Meshuggah – obZen (Nuclear Blast Records)

Thursday, 14th March 2013
Rating: 7.5/10

Early reports had obZen marking a return to the unbridled fury of 1998’s Chaosphere, but instead, it’s more of a combination of NothingCatch Thirty-Three and the aforementioned sonic maelstrom that thrust Meshuggah into the underground spotlight. obZen, in certain spots liquidates both Nothingand Catch Thirty-Three, but in other spots, it seems like the band is standing still, not quite sure if it wants to go bananas or sit around trying to confuse people with rather monotonous songs.

Opener “Combustion” is exactly the frenetic, crazed track the band needed to show they were going to meet initial Chaosphere expectations. Far and away the thrashiest song the band has written in 13 years, “Combustion” is the prototypical song for thrash circa ’08. “Electric Red” drags without gaining any real momentum, the result of Meshuggah still farting around tempos without any groove.

Obviously “Bleed” is the best song on the album. Released a few weeks ago on the Internet, the song is a ten-ton hammer of downforce, with guitarists Hagstrom and Thordendal pushing the limits of how hard they can down-pick and triplet. When drummer Thomas Haake unleashes a killer groove underneath it all, it’s hard to not to be enthused about what the rest of the album has in store.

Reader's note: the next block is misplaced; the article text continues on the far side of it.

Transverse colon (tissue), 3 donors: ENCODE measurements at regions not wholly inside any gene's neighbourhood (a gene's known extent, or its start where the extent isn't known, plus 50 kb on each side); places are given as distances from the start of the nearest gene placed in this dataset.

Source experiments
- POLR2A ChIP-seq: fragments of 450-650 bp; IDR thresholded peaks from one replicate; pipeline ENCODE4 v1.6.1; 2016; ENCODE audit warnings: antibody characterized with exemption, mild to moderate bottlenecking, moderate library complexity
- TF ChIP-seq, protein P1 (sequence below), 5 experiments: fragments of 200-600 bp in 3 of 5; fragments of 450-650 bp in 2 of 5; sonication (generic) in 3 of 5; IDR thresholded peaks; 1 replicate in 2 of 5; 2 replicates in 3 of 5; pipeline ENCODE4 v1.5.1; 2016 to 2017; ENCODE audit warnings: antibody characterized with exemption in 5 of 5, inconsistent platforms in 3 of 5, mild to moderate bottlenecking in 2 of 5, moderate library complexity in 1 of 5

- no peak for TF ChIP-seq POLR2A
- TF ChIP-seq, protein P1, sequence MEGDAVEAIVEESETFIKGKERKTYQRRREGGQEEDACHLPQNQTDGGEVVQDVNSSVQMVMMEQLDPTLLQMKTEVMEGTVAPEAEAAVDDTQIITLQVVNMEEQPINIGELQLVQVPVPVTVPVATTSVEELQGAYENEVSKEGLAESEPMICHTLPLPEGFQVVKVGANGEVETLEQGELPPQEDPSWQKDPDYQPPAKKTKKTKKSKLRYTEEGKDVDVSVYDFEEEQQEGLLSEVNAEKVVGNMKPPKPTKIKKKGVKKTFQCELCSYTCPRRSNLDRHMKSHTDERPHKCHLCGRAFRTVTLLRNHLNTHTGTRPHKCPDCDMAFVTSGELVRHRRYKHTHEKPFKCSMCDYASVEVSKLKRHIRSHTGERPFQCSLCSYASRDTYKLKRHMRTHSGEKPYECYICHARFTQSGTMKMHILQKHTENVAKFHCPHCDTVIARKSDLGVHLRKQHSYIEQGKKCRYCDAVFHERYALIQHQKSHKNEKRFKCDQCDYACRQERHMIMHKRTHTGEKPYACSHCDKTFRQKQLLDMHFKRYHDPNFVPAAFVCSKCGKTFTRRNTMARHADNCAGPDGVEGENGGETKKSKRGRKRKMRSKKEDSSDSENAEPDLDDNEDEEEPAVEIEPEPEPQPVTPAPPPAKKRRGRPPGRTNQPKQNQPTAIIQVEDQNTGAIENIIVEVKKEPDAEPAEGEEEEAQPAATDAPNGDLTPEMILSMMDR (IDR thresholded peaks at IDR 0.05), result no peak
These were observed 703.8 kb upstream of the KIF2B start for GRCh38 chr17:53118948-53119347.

Surprisingly, Meshuggah never fully capitalizes off “Bleed.” Songs like “Lehtargica” and “obZen” have some so-so moments, especially in the verse section of “Lethargica,” but don’t capture a band willing to step on the gas pedal and let it rip.

”This Spiteful Snake” is a solid number, with several contrasting moments centered around a winding main riff. “Pravis” is a head-spinner, utilizing the band’s trademark off-time signatures and bruising riffage.

Consider obZen half awesome and half respectable. Some are hailing this as an early Album of the Year candidate, but those claims might be founded in the intensity of “Combustion” and “Bleed,” two songs that could hang with anything off of Destroy.Erase.Improve.

Meshuggah finds itself in a unique position: they are possibly the only band that can push the metallic envelope forward without losing any real footing. Better yet, their grasp on extreme, forward-thinking metal has made them something akin to a mini-legend, which makes the relative stagnation on obZen all the more confounding.

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